Just a quick update to show the servo can take the load of the water tap on the water boiler.
I’m making an interactive sculpture for the Enlightenment Café’s New Atlantis immersive theatre show, running at The Crystal in London on the 19th-25th January. The sculpture explores how our awareness of ecological problems might impact on our survival as a species.
In previous posts you’ll be able to see how the electronics and mould-making for the sculpture have progressed. I’m now seeing in the New Year by doing some frontend design for the screen that will show data from Twitter and a countdown to the next deluge of water, which will happen after a set amount of time, if a Twitter target is not met for a number of tweets with a certain hashtag. To delay the deluge, and the consequent faster melting of the icebergs underneath the tap, the audience can tweet at the sculpture so that the discussion hashtag reaches its target before the deadline.
My paper designs gave rise to the following:
And now I’m half way through making it digital. I’m using as the bootstrap template, the Bootbundle “Counter” Template from Blacktie. This is just the static page with the counter. Now I need to add in the dynamic stuff from Node Red and to play about with transparency for the Twitter feed at the bottom.
I still need to name this sculpture..! Answers on postcards please…
I’m going all guns preparing my sculpture for the New Atlantis theatre show by The Enlightenment Cafe. It’s opening on 19th January at The Crystal in London, UK. Having made iceberg moulds and delivered them to the UCL ice physics laboratory, the next step is to create a hot water boiler that responds to water-related activity on Twitter.
This involves some playing with electronics…
I unwrapped my “christmas presents” from myself gleefully yesterday morning. Electronics to play with! A Raspberry Pi! Cables! A servo!!
Except not everything was there… In fact, there were no jumper cables, and there was no Raspberry Pi B+. And to make matters worse, the 7 inch screen I ordered arrived broken – crucial wires having been sliced through before it was bunged in a package and sent over to me.
Woe. Woe is me.
Having fortified myself with tea, I decided to see how far we could get with an old RPi (Model A, rev 2) and the cables we already had.
Thus, I made command central. All systems go.
Using one age old CRT monitor as a workbench, I used the other – normally used for video editing – as a makeshift screen. I literally lost track of how long we spent looking for cables to hook up these bad boys. Finally, hanging onto these hulking brutes of useless electronics through international relocations has paid off. Jun (my incredibly helpful other half without whom I’d not have got so far yesterday) – and his vast stores of seemingly irrelevant and outdated gear – has been vindicated.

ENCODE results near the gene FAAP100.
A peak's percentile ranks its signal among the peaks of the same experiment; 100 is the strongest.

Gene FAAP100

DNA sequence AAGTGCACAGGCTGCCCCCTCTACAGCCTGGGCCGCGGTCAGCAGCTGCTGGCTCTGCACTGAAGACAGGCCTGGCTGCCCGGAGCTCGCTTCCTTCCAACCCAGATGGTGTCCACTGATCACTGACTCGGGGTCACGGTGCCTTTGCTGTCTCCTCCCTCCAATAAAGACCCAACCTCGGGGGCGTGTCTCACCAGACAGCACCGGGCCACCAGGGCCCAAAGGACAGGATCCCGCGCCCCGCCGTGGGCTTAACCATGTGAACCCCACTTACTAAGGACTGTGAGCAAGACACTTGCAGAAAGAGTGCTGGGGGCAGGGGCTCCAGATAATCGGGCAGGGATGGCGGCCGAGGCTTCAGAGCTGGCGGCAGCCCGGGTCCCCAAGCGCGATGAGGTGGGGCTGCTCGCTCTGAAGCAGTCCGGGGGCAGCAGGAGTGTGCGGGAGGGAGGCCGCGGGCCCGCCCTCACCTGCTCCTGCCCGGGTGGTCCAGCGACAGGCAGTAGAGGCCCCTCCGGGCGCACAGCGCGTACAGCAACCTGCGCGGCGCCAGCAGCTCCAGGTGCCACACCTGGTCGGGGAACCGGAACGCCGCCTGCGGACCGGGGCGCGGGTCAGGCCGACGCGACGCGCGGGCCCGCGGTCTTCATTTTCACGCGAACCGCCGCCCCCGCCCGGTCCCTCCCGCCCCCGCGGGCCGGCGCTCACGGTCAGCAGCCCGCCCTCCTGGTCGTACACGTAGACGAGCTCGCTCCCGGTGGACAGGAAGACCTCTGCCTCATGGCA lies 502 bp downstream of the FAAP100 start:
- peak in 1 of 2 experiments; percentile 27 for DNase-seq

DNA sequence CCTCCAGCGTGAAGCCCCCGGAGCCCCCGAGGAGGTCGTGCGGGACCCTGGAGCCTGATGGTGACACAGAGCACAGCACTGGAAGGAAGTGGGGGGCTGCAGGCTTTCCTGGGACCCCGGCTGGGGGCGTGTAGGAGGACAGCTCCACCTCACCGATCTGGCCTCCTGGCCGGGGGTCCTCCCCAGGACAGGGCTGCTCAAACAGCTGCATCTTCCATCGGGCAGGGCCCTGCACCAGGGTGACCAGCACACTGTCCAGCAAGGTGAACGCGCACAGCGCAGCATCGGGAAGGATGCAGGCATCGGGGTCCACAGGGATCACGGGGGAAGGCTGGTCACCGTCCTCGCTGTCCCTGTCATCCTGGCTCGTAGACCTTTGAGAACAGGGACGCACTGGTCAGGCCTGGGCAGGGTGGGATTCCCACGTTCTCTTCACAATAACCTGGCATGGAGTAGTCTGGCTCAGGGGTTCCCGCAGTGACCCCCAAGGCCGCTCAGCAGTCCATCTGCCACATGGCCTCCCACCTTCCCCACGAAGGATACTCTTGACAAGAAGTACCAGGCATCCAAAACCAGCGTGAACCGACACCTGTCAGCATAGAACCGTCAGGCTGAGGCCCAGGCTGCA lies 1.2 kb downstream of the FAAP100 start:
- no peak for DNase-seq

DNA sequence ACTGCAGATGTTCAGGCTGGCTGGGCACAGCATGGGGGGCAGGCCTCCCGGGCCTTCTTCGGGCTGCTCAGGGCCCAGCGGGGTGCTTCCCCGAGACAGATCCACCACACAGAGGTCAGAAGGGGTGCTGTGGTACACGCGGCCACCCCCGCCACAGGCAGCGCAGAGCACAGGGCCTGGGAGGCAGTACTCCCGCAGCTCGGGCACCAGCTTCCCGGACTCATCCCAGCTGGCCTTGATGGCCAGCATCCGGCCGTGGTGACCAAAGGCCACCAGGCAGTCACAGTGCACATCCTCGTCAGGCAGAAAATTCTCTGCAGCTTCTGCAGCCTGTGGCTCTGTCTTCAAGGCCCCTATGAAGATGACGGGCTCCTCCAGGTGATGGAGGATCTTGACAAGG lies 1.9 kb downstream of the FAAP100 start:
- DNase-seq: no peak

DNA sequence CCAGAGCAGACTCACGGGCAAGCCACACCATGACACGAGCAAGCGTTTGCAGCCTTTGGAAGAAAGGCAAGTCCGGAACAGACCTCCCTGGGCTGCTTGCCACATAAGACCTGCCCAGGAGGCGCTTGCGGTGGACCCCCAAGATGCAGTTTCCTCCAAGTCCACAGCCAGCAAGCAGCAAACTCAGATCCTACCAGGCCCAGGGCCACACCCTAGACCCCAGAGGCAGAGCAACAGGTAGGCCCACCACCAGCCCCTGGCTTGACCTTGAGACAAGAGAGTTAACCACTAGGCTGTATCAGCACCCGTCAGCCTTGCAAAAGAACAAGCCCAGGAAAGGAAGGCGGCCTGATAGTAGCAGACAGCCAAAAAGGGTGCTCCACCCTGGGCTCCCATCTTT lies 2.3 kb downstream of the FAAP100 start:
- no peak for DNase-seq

But it’s not just Jun who hangs onto old electronics – I have been lugging old bits of redundant crap around the globe too. Including this old motherboard.
This old motherboard which was the source of the final component we needed – female adapters for my cables so we could link them up to the RPi.
All that remained was for me to hook everything up
Do a bit of programming – you can find some details of how Jun and I got it working on my New Atlantis hackpad – and suddenly you have a servo getting its groove on to the tune of Twitter.
“This video shows two steps in getting a servo to respond to Twitter. First, we’re rigging it up and testing its response by varying the PWM-MS values. Then we hook it up to a Node Red script that scrapes Twitter for #water and #fail at the limits of the PWM-MS values – and it’s grooving to Twitter’s beats.”
The Node Red json files for this can be found on my github repository for New Atlantis.
Finally, I’m struggling with a name for the sculpture. In a wanton fit of sentimentality and punnage I went for Melting Hearts – but I hate it. Suggestions gratefully appreciated.
After a fantastic 2 weeks working with prop maker and mould guru Ben Palmer at his Berlin workshop, I took the three iceberg moulds via plane and train to London, to UCL’s Ice Physics lab. Here they’re growing and freezing under the stewardship of the un-frosty Ben Lishman.
Ben is researching friction in ice, which should help engineers and climate modellers work out where ice will flow and how it will behave. It’s a tricky topic, he tells me, because the properties vary depending no only on the temperature of the ice but also on what’s in the water. I’m hoping the next month of iceberg production will help inform his research by providing new data on friction between ice and silicone in strange shapes!
You’ll also notice that there’s a water boiler lurking in these photos. A vital part of the forthcoming sculpture for New Atlantis, I had a delightful hour in Nisbett’s catering supplies in Shoreditch working out flow rate from the water boiler, and its tap stability, with a very amused, helpful staff member (who asked not to be named).
The sculpture I made with Andrea Sella, Rae Harbrid and Stephen Hailes is on display in the UCL North Cloisters this week.
It’s called Elements, because I love cheese.
Here’s a blog post for UCL MAPS (where I am Writer in Residence) where I explain what the concept of the sculpture is – including a short video of of parts of it working. Image credit: UCL.
She’s not the one you write for any more
Perhaps she hasn’t been for years
She gave that privilege away
It died when you dried your tears
Fear not golden girl
As you creep into your decrepitude
Your favours blossom still